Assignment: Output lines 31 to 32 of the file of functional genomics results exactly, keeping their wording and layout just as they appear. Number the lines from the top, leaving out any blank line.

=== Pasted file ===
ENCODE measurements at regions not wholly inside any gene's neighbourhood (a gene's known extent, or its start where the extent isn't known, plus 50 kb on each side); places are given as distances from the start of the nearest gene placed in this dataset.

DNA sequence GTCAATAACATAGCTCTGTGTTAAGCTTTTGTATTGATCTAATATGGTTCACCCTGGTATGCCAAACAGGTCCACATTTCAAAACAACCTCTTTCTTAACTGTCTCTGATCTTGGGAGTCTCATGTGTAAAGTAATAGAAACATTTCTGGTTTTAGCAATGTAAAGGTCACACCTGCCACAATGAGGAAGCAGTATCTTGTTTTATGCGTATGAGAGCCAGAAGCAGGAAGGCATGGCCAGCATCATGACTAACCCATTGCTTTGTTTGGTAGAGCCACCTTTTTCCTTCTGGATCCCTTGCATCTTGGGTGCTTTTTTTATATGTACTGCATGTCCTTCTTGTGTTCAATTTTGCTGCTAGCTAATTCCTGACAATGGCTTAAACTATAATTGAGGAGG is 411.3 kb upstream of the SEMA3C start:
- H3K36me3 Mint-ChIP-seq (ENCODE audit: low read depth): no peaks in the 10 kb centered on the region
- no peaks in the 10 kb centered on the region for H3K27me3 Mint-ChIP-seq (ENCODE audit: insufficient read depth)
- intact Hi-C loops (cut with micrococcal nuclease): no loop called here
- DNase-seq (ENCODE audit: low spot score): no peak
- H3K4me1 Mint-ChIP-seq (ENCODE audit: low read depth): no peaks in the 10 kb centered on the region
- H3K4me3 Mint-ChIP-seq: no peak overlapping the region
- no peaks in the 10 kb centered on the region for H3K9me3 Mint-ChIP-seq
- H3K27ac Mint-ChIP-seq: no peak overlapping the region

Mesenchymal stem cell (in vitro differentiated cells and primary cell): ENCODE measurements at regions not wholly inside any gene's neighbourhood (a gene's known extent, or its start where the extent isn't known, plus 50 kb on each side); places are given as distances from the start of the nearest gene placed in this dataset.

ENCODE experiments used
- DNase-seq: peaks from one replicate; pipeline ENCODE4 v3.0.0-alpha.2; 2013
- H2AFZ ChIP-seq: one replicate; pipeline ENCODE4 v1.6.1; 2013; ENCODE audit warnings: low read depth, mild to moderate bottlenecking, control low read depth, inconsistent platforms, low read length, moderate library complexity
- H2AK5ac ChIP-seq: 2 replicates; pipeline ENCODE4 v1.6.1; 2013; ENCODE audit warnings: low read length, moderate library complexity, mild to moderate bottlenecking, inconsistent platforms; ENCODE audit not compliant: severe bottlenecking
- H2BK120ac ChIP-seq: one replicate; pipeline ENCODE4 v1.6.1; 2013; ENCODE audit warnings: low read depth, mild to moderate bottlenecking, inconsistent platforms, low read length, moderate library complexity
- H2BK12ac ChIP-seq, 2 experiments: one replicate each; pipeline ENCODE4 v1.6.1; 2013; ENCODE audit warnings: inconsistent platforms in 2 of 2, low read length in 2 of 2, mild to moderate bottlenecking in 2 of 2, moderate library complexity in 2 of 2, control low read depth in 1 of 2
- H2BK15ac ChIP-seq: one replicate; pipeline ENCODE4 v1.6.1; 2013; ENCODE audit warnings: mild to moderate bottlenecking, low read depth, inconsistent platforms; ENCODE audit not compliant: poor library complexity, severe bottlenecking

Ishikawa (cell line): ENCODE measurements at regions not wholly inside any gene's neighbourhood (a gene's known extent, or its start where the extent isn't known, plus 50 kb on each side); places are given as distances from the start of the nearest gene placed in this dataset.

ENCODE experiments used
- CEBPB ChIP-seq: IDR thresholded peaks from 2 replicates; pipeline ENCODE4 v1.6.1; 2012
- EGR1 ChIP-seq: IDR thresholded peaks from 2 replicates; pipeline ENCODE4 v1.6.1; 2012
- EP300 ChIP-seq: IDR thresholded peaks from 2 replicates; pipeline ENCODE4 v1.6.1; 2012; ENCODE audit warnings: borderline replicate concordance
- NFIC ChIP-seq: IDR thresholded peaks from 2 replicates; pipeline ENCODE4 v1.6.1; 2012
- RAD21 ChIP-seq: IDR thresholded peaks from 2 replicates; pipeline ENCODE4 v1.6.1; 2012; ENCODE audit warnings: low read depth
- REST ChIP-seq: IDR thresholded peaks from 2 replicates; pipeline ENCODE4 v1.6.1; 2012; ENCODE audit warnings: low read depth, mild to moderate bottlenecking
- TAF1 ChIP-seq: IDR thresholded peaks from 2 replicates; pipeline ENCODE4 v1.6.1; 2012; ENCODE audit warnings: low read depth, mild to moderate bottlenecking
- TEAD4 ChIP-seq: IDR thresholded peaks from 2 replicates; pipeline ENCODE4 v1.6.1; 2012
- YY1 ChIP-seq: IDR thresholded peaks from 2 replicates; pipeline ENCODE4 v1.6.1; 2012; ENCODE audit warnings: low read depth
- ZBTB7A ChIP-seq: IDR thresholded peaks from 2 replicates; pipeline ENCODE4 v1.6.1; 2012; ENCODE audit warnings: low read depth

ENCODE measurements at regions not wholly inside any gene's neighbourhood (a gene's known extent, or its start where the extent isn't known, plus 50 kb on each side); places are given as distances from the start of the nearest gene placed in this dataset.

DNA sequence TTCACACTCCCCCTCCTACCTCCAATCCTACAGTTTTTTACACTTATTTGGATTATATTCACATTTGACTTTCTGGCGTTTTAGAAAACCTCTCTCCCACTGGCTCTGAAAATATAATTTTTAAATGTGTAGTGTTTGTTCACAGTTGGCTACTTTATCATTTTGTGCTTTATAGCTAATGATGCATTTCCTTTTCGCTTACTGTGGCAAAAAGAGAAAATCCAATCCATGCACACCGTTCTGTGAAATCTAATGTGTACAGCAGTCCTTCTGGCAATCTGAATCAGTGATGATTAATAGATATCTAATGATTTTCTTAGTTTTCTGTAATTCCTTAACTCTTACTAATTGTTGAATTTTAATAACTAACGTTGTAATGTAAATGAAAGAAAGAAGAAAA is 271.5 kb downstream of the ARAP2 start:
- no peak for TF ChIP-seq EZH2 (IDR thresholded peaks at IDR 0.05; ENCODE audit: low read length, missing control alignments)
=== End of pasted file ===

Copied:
ENCODE measurements at regions not wholly inside any gene's neighbourhood (a gene's known extent, or its start where the extent isn't known, plus 50 kb on each side); places are given as distances from the start of the nearest gene placed in this dataset.

DNA sequence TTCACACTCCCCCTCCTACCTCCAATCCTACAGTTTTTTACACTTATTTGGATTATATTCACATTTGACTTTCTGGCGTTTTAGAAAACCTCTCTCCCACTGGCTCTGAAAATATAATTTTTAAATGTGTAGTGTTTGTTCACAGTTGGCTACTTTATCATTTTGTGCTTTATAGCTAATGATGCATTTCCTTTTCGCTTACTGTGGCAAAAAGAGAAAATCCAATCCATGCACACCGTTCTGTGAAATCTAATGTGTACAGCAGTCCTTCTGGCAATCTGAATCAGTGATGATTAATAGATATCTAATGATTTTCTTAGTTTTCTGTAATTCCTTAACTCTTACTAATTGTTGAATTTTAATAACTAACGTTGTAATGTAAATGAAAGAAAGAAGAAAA is 271.5 kb downstream of the ARAP2 start: